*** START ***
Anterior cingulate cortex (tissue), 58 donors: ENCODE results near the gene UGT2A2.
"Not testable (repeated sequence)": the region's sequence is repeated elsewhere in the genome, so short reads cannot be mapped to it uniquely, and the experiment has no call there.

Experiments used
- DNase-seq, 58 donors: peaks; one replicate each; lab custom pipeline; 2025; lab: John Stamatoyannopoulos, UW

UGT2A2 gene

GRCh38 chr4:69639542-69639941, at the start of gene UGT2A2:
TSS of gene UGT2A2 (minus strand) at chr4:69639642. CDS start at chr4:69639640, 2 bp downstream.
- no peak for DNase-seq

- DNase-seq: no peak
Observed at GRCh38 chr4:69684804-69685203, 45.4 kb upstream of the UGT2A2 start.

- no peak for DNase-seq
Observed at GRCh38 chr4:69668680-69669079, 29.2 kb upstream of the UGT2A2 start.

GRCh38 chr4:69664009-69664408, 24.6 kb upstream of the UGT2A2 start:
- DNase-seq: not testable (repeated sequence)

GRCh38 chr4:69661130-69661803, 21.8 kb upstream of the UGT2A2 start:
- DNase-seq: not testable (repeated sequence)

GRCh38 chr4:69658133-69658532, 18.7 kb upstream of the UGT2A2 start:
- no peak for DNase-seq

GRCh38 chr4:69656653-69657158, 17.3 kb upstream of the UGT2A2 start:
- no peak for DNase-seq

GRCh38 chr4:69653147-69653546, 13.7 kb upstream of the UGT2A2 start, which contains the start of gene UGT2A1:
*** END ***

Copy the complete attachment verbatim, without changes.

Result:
Anterior cingulate cortex (tissue), 58 donors: ENCODE results near the gene UGT2A2.
"Not testable (repeated sequence)": the region's sequence is repeated elsewhere in the genome, so short reads cannot be mapped to it uniquely, and the experiment has no call there.

Experiments used
- DNase-seq, 58 donors: peaks; one replicate each; lab custom pipeline; 2025; lab: John Stamatoyannopoulos, UW

UGT2A2 gene

GRCh38 chr4:69639542-69639941, at the start of gene UGT2A2:
TSS of gene UGT2A2 (minus strand) at chr4:69639642. CDS start at chr4:69639640, 2 bp downstream.
- no peak for DNase-seq

- DNase-seq: no peak
Observed at GRCh38 chr4:69684804-69685203, 45.4 kb upstream of the UGT2A2 start.

- no peak for DNase-seq
Observed at GRCh38 chr4:69668680-69669079, 29.2 kb upstream of the UGT2A2 start.

GRCh38 chr4:69664009-69664408, 24.6 kb upstream of the UGT2A2 start:
- DNase-seq: not testable (repeated sequence)

GRCh38 chr4:69661130-69661803, 21.8 kb upstream of the UGT2A2 start:
- DNase-seq: not testable (repeated sequence)

GRCh38 chr4:69658133-69658532, 18.7 kb upstream of the UGT2A2 start:
- no peak for DNase-seq

GRCh38 chr4:69656653-69657158, 17.3 kb upstream of the UGT2A2 start:
- no peak for DNase-seq

GRCh38 chr4:69653147-69653546, 13.7 kb upstream of the UGT2A2 start, which contains the start of gene UGT2A1: